This forest occurs on moist, well drained (not soggy) soils and cover about 25% of Lewisboro on lower and mid-slope elevations. Good examples are found at the Brownell Preserve where sugar maples are tapped to make maple syrup. Sugar maple, red maple and beech trees are dominant. Other trees include white ash, black birch, black cherry, basswood and, in very moist areas, tulip trees.
The understory is usually made up of smaller sugar maple and beech saplings, hornbeam (ironwood), and sassafras trees. Witch hazel is a common shrub.
Soil is moist and has New York, lady and and interrupted ferns growing beneath the trees and, in sunlit openings, hay-scented fern. The shaded, moist and less acidic soil here favors many spring ephemeral wildflowers including trout lily, trillium, toothwart and bloodroot, especially in places where deer do not commonly browse. Other plants include black cohosh, snakeroot, Solomon’s seal and violets along with beech drops near beech trees.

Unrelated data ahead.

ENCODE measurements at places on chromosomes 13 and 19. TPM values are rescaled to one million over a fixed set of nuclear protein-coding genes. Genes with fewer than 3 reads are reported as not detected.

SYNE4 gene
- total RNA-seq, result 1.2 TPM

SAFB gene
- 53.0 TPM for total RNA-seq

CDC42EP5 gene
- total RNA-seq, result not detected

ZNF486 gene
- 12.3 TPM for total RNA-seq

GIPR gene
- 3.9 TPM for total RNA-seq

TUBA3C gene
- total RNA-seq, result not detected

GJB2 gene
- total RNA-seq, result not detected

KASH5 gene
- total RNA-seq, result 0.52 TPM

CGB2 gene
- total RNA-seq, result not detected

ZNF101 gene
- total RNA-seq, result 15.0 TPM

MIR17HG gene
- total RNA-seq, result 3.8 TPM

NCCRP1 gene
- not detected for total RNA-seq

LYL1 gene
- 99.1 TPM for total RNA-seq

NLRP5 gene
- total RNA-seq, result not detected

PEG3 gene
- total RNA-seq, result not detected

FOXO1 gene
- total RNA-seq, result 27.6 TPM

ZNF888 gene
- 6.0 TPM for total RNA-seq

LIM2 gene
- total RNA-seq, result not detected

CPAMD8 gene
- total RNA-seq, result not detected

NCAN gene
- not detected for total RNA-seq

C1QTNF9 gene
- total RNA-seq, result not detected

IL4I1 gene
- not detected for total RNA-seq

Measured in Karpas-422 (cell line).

Birds found in this habitat include the ovenbird, wood thrush, scarlet tanager, veery and red-eyed vireos. These migrating bird populations have plummeted over the last decades as their habitat here and in their overwintering locations in South and Central America have disappeared.
Did you know?
Road salt harms sugar maples. Many of these beautiful trees were planted along our country roads hundreds of years ago by farmers for their maple syrup.
Which Lewisboro Preserves Have this Habitat?
Why is the Sugar Maple Becoming less Common Here?
Sugar maples are a northern tree and Lewisboro is near its southern limit. They are better adapted to the cooler temperatures found further to the north. Higher temperatures due to climate change are stressing sugar maples and killing them either directly, or indirectly by making them more vulnerable to disease and pests.